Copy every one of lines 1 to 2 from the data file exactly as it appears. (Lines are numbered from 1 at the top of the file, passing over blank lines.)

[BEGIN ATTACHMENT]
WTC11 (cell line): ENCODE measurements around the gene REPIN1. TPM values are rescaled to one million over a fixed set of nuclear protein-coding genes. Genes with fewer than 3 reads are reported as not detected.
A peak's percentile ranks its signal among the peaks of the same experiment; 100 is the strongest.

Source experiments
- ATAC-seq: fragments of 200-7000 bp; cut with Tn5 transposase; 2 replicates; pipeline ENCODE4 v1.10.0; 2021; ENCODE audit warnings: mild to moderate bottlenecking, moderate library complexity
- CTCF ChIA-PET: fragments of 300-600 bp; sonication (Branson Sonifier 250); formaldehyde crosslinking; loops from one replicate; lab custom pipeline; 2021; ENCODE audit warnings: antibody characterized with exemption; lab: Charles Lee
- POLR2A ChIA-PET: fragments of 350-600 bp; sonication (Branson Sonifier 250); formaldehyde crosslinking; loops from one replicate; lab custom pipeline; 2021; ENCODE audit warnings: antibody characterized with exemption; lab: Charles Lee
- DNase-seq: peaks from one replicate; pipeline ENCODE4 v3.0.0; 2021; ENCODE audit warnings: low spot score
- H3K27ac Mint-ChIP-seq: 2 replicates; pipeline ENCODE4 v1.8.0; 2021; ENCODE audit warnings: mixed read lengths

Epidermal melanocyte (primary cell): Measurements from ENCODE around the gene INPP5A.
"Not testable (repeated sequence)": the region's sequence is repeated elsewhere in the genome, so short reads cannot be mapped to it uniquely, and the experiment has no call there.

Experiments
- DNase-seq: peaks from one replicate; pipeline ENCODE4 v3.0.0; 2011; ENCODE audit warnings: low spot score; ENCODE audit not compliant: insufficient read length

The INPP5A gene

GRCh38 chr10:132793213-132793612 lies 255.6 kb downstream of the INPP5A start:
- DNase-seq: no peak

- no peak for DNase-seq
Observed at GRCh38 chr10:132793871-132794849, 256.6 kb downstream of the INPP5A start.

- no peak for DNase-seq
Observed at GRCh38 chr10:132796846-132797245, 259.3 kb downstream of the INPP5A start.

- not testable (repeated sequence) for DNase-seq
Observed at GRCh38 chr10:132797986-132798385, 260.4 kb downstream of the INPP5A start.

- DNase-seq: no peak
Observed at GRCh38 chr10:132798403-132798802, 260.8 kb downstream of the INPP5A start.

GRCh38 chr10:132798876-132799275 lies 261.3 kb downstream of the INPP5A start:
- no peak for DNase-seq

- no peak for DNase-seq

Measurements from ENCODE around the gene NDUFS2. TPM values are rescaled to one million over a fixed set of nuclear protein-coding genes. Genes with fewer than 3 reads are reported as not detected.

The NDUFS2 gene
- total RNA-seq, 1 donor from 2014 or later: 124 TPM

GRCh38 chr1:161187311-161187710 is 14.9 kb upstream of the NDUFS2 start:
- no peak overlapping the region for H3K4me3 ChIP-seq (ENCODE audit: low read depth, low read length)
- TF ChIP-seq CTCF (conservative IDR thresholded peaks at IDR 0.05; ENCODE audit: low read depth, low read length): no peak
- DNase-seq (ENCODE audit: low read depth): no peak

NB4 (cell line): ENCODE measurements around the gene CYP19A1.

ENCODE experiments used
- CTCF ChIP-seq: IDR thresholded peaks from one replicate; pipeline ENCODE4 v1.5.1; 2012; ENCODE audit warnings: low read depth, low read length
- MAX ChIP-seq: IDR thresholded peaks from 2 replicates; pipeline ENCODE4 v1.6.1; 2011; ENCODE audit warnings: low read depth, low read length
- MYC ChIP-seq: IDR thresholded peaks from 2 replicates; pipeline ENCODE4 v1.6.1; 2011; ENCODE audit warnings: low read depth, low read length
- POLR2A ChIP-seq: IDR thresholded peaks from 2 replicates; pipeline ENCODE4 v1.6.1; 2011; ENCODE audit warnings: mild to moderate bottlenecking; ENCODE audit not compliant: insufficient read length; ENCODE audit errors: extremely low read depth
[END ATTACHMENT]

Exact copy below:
WTC11 (cell line): ENCODE measurements around the gene REPIN1. TPM values are rescaled to one million over a fixed set of nuclear protein-coding genes. Genes with fewer than 3 reads are reported as not detected.
A peak's percentile ranks its signal among the peaks of the same experiment; 100 is the strongest.